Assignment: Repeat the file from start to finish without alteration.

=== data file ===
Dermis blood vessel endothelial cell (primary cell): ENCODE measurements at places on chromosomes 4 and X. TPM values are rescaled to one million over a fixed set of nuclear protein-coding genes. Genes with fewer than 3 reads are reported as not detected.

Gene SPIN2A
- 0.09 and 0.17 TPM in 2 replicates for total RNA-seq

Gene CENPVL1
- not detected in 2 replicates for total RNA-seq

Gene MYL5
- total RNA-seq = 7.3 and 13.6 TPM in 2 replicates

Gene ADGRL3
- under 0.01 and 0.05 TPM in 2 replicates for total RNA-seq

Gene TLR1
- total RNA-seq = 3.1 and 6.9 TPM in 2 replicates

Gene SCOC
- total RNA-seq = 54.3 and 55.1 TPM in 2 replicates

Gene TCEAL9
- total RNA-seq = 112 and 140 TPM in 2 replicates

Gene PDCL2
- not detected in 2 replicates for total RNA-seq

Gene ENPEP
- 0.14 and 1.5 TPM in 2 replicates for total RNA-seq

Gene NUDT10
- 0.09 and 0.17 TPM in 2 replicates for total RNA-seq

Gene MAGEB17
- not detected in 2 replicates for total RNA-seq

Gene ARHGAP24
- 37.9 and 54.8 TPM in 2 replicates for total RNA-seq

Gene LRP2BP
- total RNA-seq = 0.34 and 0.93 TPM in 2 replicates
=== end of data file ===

Dermis blood vessel endothelial cell (primary cell): ENCODE measurements at places on chromosomes 4 and X. TPM values are rescaled to one million over a fixed set of nuclear protein-coding genes. Genes with fewer than 3 reads are reported as not detected.

Gene SPIN2A
- 0.09 and 0.17 TPM in 2 replicates for total RNA-seq

Gene CENPVL1
- not detected in 2 replicates for total RNA-seq

Gene MYL5
- total RNA-seq = 7.3 and 13.6 TPM in 2 replicates

Gene ADGRL3
- under 0.01 and 0.05 TPM in 2 replicates for total RNA-seq

Gene TLR1
- total RNA-seq = 3.1 and 6.9 TPM in 2 replicates

Gene SCOC
- total RNA-seq = 54.3 and 55.1 TPM in 2 replicates

Gene TCEAL9
- total RNA-seq = 112 and 140 TPM in 2 replicates

Gene PDCL2
- not detected in 2 replicates for total RNA-seq

Gene ENPEP
- 0.14 and 1.5 TPM in 2 replicates for total RNA-seq

Gene NUDT10
- 0.09 and 0.17 TPM in 2 replicates for total RNA-seq

Gene MAGEB17
- not detected in 2 replicates for total RNA-seq

Gene ARHGAP24
- 37.9 and 54.8 TPM in 2 replicates for total RNA-seq

Gene LRP2BP
- total RNA-seq = 0.34 and 0.93 TPM in 2 replicates